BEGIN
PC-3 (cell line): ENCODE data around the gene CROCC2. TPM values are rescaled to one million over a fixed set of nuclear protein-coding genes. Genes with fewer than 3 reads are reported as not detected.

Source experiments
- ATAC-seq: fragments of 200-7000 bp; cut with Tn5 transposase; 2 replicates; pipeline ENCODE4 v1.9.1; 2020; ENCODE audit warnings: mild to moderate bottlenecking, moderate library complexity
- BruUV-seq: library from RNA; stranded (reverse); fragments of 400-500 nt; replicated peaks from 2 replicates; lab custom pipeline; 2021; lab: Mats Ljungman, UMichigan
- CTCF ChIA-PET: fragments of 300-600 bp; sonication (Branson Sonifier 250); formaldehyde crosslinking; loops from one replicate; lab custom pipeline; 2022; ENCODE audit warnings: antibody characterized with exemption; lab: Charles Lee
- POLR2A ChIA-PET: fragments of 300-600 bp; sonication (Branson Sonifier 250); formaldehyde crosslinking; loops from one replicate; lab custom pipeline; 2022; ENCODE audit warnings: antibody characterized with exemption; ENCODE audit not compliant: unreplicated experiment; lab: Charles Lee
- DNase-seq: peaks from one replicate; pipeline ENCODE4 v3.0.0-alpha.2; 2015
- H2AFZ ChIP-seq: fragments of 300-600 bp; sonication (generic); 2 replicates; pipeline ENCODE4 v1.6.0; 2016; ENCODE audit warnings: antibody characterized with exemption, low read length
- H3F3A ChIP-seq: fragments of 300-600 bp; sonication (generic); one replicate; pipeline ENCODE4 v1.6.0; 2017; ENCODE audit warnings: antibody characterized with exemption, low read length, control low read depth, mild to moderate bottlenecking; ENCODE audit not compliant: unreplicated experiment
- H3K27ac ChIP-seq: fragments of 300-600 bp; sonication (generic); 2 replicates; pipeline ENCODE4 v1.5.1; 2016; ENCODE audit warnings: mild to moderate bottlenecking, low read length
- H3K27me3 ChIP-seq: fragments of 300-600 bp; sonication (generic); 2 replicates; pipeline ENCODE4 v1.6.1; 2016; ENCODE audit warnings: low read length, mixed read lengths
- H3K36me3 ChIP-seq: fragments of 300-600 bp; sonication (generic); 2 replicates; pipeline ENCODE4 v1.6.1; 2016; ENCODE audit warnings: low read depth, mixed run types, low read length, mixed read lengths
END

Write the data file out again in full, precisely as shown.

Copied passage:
PC-3 (cell line): ENCODE data around the gene CROCC2. TPM values are rescaled to one million over a fixed set of nuclear protein-coding genes. Genes with fewer than 3 reads are reported as not detected.

Source experiments
- ATAC-seq: fragments of 200-7000 bp; cut with Tn5 transposase; 2 replicates; pipeline ENCODE4 v1.9.1; 2020; ENCODE audit warnings: mild to moderate bottlenecking, moderate library complexity
- BruUV-seq: library from RNA; stranded (reverse); fragments of 400-500 nt; replicated peaks from 2 replicates; lab custom pipeline; 2021; lab: Mats Ljungman, UMichigan
- CTCF ChIA-PET: fragments of 300-600 bp; sonication (Branson Sonifier 250); formaldehyde crosslinking; loops from one replicate; lab custom pipeline; 2022; ENCODE audit warnings: antibody characterized with exemption; lab: Charles Lee
- POLR2A ChIA-PET: fragments of 300-600 bp; sonication (Branson Sonifier 250); formaldehyde crosslinking; loops from one replicate; lab custom pipeline; 2022; ENCODE audit warnings: antibody characterized with exemption; ENCODE audit not compliant: unreplicated experiment; lab: Charles Lee
- DNase-seq: peaks from one replicate; pipeline ENCODE4 v3.0.0-alpha.2; 2015
- H2AFZ ChIP-seq: fragments of 300-600 bp; sonication (generic); 2 replicates; pipeline ENCODE4 v1.6.0; 2016; ENCODE audit warnings: antibody characterized with exemption, low read length
- H3F3A ChIP-seq: fragments of 300-600 bp; sonication (generic); one replicate; pipeline ENCODE4 v1.6.0; 2017; ENCODE audit warnings: antibody characterized with exemption, low read length, control low read depth, mild to moderate bottlenecking; ENCODE audit not compliant: unreplicated experiment
- H3K27ac ChIP-seq: fragments of 300-600 bp; sonication (generic); 2 replicates; pipeline ENCODE4 v1.5.1; 2016; ENCODE audit warnings: mild to moderate bottlenecking, low read length
- H3K27me3 ChIP-seq: fragments of 300-600 bp; sonication (generic); 2 replicates; pipeline ENCODE4 v1.6.1; 2016; ENCODE audit warnings: low read length, mixed read lengths
- H3K36me3 ChIP-seq: fragments of 300-600 bp; sonication (generic); 2 replicates; pipeline ENCODE4 v1.6.1; 2016; ENCODE audit warnings: low read depth, mixed run types, low read length, mixed read lengths